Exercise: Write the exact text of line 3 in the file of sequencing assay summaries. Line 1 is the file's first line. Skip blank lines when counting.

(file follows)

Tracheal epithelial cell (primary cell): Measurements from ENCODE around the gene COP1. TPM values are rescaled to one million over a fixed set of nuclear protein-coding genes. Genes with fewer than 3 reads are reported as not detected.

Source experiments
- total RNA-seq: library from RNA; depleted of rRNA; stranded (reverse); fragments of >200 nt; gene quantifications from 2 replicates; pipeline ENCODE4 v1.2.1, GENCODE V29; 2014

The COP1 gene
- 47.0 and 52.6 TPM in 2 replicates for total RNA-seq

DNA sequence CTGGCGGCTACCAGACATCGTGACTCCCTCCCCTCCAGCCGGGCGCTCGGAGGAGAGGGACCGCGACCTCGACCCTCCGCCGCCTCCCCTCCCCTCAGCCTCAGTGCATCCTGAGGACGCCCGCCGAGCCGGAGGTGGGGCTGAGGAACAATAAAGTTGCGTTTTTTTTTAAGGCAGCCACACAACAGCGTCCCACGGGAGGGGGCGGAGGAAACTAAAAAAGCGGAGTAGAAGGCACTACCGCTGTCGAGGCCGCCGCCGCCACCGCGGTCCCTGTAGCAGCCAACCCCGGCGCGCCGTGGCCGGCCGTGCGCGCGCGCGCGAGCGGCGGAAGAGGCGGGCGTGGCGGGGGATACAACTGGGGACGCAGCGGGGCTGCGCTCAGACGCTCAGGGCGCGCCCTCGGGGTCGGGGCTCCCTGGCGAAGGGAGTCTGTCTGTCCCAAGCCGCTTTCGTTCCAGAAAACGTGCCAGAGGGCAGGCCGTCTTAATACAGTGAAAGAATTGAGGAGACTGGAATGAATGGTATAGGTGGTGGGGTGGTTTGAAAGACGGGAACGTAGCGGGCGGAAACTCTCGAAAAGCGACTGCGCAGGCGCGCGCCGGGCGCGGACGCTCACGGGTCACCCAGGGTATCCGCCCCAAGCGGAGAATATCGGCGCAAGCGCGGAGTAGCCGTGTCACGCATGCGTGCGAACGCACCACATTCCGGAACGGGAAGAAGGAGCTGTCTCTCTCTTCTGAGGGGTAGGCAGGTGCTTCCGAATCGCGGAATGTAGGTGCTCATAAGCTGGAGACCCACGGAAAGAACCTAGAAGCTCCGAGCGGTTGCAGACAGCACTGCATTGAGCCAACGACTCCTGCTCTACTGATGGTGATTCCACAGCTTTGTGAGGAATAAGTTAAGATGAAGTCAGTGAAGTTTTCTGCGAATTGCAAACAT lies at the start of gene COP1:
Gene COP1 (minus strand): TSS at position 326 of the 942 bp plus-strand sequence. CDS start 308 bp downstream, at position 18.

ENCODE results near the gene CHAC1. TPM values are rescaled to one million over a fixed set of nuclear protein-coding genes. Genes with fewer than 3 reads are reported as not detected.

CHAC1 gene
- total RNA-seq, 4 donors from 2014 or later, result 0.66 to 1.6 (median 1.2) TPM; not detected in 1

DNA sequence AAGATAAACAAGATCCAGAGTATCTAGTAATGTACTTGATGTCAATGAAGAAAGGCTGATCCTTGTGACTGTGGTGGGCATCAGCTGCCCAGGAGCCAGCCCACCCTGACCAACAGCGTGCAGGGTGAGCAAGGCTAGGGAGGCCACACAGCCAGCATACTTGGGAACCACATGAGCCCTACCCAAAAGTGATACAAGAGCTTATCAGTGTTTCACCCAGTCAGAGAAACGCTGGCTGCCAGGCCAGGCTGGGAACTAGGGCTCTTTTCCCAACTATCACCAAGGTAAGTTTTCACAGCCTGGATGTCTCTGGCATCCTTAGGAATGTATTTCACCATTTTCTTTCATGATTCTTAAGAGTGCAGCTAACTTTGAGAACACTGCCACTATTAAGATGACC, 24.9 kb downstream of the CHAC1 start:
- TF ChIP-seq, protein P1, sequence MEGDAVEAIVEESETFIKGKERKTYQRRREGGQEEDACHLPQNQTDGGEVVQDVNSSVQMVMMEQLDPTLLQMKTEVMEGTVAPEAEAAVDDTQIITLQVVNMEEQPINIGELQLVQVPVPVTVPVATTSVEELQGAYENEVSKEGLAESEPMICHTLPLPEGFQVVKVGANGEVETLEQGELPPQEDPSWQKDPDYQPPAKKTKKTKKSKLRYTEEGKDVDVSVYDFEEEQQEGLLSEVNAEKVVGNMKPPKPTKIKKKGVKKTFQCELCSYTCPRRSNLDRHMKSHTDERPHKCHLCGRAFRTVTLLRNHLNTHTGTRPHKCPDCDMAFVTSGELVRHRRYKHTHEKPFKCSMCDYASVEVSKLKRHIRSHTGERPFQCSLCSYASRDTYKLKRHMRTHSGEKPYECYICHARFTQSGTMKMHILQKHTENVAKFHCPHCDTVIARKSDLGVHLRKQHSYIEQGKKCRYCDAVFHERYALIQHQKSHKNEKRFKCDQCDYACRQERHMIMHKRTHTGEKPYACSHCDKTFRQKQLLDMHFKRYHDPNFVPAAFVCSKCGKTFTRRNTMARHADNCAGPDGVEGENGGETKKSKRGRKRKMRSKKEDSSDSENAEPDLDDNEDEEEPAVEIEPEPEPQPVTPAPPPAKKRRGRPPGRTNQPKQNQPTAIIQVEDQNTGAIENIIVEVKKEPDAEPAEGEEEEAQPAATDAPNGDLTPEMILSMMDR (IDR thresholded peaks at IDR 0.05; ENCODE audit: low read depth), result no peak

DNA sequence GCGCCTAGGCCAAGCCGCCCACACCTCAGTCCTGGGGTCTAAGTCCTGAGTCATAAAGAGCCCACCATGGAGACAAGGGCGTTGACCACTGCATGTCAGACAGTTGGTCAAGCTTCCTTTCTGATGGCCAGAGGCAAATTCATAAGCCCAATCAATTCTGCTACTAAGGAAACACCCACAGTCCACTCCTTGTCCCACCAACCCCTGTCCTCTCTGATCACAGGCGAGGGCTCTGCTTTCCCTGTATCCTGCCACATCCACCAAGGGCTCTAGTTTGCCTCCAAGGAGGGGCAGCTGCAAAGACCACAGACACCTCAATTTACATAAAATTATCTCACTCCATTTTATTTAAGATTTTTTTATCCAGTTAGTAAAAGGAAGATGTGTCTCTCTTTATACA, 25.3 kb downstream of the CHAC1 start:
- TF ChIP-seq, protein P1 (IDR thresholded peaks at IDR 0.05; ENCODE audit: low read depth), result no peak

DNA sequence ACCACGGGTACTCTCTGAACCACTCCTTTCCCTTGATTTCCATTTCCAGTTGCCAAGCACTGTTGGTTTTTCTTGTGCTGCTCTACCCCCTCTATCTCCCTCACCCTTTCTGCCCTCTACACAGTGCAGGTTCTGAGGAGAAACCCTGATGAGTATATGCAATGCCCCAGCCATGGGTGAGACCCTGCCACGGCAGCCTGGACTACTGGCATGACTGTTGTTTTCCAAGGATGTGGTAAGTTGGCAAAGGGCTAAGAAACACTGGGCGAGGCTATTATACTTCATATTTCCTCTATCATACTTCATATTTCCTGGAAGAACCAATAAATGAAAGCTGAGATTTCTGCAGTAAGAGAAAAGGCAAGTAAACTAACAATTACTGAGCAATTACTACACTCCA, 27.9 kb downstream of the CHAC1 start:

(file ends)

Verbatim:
- total RNA-seq: library from RNA; depleted of rRNA; stranded (reverse); fragments of >200 nt; gene quantifications from 2 replicates; pipeline ENCODE4 v1.2.1, GENCODE V29; 2014